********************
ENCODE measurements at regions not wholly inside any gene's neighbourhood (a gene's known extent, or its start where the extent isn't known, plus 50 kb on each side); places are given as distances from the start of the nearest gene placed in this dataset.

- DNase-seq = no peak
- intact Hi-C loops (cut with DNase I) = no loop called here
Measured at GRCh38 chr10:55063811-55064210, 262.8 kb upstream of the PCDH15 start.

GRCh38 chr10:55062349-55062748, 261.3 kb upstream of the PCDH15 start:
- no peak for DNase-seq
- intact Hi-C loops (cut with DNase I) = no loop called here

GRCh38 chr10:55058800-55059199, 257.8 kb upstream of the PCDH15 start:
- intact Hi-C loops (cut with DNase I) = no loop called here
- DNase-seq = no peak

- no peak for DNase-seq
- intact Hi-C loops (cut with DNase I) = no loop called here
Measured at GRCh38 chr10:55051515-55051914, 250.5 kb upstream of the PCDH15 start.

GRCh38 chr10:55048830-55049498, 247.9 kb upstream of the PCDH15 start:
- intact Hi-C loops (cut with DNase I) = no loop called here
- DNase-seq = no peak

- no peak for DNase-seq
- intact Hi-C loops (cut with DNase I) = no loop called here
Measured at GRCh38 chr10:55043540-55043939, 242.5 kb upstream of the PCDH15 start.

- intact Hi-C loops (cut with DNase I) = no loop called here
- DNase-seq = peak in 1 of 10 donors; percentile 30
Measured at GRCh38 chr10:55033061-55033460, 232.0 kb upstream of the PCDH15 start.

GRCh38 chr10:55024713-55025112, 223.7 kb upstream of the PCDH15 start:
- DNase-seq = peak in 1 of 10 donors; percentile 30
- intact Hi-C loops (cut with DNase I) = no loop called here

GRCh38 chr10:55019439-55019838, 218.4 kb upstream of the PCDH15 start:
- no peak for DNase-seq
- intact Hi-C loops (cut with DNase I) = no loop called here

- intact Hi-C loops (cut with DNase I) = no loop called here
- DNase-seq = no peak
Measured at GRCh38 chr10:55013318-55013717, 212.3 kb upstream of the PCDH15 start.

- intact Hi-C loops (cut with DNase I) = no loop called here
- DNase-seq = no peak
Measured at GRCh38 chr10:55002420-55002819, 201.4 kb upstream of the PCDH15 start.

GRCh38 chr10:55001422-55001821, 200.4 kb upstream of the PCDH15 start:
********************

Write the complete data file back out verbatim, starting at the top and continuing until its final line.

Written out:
ENCODE measurements at regions not wholly inside any gene's neighbourhood (a gene's known extent, or its start where the extent isn't known, plus 50 kb on each side); places are given as distances from the start of the nearest gene placed in this dataset.

- DNase-seq = no peak
- intact Hi-C loops (cut with DNase I) = no loop called here
Measured at GRCh38 chr10:55063811-55064210, 262.8 kb upstream of the PCDH15 start.

GRCh38 chr10:55062349-55062748, 261.3 kb upstream of the PCDH15 start:
- no peak for DNase-seq
- intact Hi-C loops (cut with DNase I) = no loop called here

GRCh38 chr10:55058800-55059199, 257.8 kb upstream of the PCDH15 start:
- intact Hi-C loops (cut with DNase I) = no loop called here
- DNase-seq = no peak

- no peak for DNase-seq
- intact Hi-C loops (cut with DNase I) = no loop called here
Measured at GRCh38 chr10:55051515-55051914, 250.5 kb upstream of the PCDH15 start.

GRCh38 chr10:55048830-55049498, 247.9 kb upstream of the PCDH15 start:
- intact Hi-C loops (cut with DNase I) = no loop called here
- DNase-seq = no peak

- no peak for DNase-seq
- intact Hi-C loops (cut with DNase I) = no loop called here
Measured at GRCh38 chr10:55043540-55043939, 242.5 kb upstream of the PCDH15 start.

- intact Hi-C loops (cut with DNase I) = no loop called here
- DNase-seq = peak in 1 of 10 donors; percentile 30
Measured at GRCh38 chr10:55033061-55033460, 232.0 kb upstream of the PCDH15 start.

GRCh38 chr10:55024713-55025112, 223.7 kb upstream of the PCDH15 start:
- DNase-seq = peak in 1 of 10 donors; percentile 30
- intact Hi-C loops (cut with DNase I) = no loop called here

GRCh38 chr10:55019439-55019838, 218.4 kb upstream of the PCDH15 start:
- no peak for DNase-seq
- intact Hi-C loops (cut with DNase I) = no loop called here

- intact Hi-C loops (cut with DNase I) = no loop called here
- DNase-seq = no peak
Measured at GRCh38 chr10:55013318-55013717, 212.3 kb upstream of the PCDH15 start.

- intact Hi-C loops (cut with DNase I) = no loop called here
- DNase-seq = no peak
Measured at GRCh38 chr10:55002420-55002819, 201.4 kb upstream of the PCDH15 start.

GRCh38 chr10:55001422-55001821, 200.4 kb upstream of the PCDH15 start: